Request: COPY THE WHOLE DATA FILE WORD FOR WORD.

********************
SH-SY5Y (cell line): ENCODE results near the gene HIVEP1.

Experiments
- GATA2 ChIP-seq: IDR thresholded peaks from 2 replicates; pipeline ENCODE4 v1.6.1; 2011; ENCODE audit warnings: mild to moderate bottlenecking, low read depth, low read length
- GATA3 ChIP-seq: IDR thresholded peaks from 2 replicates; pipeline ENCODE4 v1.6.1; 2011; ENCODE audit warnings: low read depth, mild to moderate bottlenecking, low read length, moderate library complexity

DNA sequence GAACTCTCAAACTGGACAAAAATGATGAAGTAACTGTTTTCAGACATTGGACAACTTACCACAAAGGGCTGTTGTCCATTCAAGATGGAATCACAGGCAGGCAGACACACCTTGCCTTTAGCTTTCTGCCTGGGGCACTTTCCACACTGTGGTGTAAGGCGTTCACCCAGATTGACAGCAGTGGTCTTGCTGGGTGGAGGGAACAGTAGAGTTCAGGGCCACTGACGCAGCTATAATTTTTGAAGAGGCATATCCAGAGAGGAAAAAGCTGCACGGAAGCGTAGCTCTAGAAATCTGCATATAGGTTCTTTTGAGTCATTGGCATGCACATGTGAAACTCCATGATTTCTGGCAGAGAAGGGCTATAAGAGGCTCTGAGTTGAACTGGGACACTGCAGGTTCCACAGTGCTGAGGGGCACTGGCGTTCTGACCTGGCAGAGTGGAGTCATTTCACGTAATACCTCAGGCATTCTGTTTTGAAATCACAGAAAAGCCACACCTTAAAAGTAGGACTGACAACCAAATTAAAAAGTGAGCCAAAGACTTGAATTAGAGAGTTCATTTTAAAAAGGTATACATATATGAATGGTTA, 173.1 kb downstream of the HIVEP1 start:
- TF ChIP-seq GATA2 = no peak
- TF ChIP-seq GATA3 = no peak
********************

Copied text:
SH-SY5Y (cell line): ENCODE results near the gene HIVEP1.

Experiments
- GATA2 ChIP-seq: IDR thresholded peaks from 2 replicates; pipeline ENCODE4 v1.6.1; 2011; ENCODE audit warnings: mild to moderate bottlenecking, low read depth, low read length
- GATA3 ChIP-seq: IDR thresholded peaks from 2 replicates; pipeline ENCODE4 v1.6.1; 2011; ENCODE audit warnings: low read depth, mild to moderate bottlenecking, low read length, moderate library complexity

DNA sequence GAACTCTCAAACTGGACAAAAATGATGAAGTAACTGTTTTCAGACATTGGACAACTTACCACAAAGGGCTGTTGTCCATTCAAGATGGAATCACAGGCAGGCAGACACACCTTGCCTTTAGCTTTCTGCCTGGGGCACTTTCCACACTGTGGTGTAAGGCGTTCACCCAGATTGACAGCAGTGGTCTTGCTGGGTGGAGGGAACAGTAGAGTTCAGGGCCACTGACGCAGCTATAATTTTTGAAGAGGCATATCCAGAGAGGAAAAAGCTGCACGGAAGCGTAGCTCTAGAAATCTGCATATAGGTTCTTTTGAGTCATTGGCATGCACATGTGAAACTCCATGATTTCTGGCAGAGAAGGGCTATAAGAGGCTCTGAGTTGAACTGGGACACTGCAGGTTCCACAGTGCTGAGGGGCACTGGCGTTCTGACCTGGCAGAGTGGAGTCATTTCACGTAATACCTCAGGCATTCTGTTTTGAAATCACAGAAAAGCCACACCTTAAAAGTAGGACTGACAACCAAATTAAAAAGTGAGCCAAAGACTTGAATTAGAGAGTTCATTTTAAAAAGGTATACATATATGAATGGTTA, 173.1 kb downstream of the HIVEP1 start:
- TF ChIP-seq GATA2 = no peak
- TF ChIP-seq GATA3 = no peak